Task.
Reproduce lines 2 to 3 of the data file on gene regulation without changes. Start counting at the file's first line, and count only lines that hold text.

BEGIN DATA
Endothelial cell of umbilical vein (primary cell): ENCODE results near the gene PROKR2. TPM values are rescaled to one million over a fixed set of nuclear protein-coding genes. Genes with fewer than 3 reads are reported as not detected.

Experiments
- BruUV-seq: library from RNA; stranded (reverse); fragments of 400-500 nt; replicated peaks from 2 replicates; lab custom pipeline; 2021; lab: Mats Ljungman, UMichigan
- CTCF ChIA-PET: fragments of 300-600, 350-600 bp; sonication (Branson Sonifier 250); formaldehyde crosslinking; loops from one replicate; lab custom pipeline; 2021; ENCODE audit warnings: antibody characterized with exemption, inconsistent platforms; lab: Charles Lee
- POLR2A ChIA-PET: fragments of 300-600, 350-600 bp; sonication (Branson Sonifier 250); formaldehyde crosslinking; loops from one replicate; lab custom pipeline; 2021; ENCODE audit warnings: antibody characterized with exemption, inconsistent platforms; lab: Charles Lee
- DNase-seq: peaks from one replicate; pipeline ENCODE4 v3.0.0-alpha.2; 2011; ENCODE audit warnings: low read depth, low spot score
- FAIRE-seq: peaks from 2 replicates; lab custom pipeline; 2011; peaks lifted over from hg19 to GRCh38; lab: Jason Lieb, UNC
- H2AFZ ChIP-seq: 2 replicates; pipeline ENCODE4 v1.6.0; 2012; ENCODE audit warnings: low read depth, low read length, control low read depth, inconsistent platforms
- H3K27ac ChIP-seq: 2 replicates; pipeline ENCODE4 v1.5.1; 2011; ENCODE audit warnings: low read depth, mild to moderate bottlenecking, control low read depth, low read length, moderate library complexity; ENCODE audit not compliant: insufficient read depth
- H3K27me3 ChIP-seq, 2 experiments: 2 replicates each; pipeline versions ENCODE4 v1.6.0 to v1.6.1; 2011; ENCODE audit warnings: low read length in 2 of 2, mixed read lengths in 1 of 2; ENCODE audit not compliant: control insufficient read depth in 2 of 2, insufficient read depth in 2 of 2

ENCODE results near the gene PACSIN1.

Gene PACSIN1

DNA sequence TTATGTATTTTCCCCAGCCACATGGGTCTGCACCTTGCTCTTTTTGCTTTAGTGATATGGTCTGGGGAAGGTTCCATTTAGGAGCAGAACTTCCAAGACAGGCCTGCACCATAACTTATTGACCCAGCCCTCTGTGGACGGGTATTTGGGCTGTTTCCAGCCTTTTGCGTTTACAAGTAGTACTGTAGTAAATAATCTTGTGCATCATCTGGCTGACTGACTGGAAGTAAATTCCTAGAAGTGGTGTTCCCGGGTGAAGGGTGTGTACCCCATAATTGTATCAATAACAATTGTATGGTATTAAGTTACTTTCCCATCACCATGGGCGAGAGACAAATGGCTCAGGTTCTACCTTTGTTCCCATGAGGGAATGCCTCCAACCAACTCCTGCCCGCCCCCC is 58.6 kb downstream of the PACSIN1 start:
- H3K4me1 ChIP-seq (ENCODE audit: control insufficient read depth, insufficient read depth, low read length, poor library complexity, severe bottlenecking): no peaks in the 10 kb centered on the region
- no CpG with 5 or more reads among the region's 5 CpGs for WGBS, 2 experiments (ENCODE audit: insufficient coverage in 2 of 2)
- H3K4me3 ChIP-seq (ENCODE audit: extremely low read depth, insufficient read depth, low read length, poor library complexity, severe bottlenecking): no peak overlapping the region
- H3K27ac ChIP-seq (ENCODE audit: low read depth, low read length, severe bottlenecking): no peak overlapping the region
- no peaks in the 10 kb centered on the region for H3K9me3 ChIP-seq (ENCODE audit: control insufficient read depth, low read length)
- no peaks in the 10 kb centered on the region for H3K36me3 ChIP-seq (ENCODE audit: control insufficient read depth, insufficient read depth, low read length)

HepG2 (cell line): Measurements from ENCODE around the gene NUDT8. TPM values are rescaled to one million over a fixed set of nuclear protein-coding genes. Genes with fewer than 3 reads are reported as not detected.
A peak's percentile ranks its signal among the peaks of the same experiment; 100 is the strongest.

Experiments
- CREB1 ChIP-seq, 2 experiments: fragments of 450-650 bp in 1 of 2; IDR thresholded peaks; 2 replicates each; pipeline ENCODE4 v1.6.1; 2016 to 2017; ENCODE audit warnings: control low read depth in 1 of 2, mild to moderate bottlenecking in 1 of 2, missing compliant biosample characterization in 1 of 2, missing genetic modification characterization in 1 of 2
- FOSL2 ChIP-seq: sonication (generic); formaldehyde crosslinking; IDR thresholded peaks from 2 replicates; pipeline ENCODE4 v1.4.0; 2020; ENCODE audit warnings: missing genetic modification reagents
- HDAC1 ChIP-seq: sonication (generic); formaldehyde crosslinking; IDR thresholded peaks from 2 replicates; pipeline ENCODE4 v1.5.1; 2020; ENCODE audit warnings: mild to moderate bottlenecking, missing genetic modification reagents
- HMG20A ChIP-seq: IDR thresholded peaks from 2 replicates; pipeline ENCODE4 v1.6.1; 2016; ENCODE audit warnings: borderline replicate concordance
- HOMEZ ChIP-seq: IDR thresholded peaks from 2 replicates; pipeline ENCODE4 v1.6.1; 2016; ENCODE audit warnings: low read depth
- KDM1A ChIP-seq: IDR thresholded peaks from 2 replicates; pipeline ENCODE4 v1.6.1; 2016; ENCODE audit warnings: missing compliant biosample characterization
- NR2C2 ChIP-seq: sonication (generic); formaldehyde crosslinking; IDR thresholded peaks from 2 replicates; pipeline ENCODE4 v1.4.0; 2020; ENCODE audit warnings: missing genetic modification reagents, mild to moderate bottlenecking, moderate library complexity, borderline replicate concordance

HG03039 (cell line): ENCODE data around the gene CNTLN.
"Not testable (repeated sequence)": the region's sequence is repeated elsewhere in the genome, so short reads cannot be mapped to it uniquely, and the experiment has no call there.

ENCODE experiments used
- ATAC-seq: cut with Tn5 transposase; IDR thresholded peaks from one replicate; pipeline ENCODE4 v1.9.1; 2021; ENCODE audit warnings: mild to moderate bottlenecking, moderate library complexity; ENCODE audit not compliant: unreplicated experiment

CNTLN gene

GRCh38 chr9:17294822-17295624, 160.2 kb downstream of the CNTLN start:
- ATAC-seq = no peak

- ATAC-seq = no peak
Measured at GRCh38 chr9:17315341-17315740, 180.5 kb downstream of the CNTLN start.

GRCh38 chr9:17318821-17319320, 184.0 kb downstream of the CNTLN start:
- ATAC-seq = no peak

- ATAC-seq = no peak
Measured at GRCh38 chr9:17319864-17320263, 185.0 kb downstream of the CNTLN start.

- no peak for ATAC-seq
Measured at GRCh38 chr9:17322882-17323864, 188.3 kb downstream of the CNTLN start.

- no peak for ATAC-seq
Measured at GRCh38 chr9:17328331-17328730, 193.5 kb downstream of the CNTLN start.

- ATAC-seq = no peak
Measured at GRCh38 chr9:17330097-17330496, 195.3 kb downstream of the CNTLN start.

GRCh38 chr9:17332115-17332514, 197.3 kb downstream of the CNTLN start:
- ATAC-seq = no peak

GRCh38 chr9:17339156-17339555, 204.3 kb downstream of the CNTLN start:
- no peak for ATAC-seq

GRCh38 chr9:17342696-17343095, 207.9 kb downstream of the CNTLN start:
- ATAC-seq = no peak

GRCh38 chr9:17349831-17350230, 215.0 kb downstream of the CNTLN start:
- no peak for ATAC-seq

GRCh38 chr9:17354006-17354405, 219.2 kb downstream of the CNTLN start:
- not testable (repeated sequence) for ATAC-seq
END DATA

Experiments
- BruUV-seq: library from RNA; stranded (reverse); fragments of 400-500 nt; replicated peaks from 2 replicates; lab custom pipeline; 2021; lab: Mats Ljungman, UMichigan